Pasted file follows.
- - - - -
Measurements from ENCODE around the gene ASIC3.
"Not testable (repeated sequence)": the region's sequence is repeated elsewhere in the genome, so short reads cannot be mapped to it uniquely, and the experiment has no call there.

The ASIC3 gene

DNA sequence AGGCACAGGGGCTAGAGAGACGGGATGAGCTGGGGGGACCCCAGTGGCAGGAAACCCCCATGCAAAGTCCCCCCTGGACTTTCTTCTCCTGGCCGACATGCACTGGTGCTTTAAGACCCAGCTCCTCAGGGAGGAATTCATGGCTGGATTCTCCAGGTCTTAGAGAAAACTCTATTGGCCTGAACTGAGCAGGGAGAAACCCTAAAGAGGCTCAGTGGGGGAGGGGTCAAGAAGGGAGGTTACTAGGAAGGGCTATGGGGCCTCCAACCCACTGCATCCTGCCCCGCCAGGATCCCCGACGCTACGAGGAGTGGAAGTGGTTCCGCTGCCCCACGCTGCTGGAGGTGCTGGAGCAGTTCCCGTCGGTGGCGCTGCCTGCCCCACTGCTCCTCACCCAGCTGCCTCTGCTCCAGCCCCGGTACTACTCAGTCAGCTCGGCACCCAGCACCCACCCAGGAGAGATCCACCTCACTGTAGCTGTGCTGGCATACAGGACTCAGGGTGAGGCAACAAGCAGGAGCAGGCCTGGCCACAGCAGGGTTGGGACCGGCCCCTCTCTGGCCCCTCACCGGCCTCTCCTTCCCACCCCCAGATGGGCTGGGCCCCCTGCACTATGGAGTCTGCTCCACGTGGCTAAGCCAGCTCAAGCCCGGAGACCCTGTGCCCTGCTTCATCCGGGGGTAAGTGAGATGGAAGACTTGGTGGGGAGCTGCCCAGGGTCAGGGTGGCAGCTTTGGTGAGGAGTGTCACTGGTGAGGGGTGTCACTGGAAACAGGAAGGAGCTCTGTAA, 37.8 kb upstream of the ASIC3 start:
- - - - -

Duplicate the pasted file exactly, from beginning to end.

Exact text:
Measurements from ENCODE around the gene ASIC3.
"Not testable (repeated sequence)": the region's sequence is repeated elsewhere in the genome, so short reads cannot be mapped to it uniquely, and the experiment has no call there.

The ASIC3 gene

DNA sequence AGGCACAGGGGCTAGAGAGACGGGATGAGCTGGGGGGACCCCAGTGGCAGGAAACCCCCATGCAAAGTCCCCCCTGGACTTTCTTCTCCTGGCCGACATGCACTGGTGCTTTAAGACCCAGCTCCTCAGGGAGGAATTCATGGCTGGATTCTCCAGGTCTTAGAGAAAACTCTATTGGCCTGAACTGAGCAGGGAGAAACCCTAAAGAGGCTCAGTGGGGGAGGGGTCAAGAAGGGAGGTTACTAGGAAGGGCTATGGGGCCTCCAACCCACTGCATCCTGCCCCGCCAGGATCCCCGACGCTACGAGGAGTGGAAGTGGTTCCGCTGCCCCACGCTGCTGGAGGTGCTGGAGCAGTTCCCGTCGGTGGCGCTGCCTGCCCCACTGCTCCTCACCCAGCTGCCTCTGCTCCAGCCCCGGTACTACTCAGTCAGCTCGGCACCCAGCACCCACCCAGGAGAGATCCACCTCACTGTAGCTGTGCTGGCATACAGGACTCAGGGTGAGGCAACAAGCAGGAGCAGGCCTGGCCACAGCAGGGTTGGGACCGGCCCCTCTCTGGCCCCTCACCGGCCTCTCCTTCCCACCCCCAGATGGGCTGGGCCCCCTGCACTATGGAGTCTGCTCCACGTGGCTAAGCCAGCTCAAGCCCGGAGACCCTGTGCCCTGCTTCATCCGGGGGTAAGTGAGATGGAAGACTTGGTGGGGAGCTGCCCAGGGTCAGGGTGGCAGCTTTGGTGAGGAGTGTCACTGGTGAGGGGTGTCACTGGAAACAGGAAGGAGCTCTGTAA, 37.8 kb upstream of the ASIC3 start: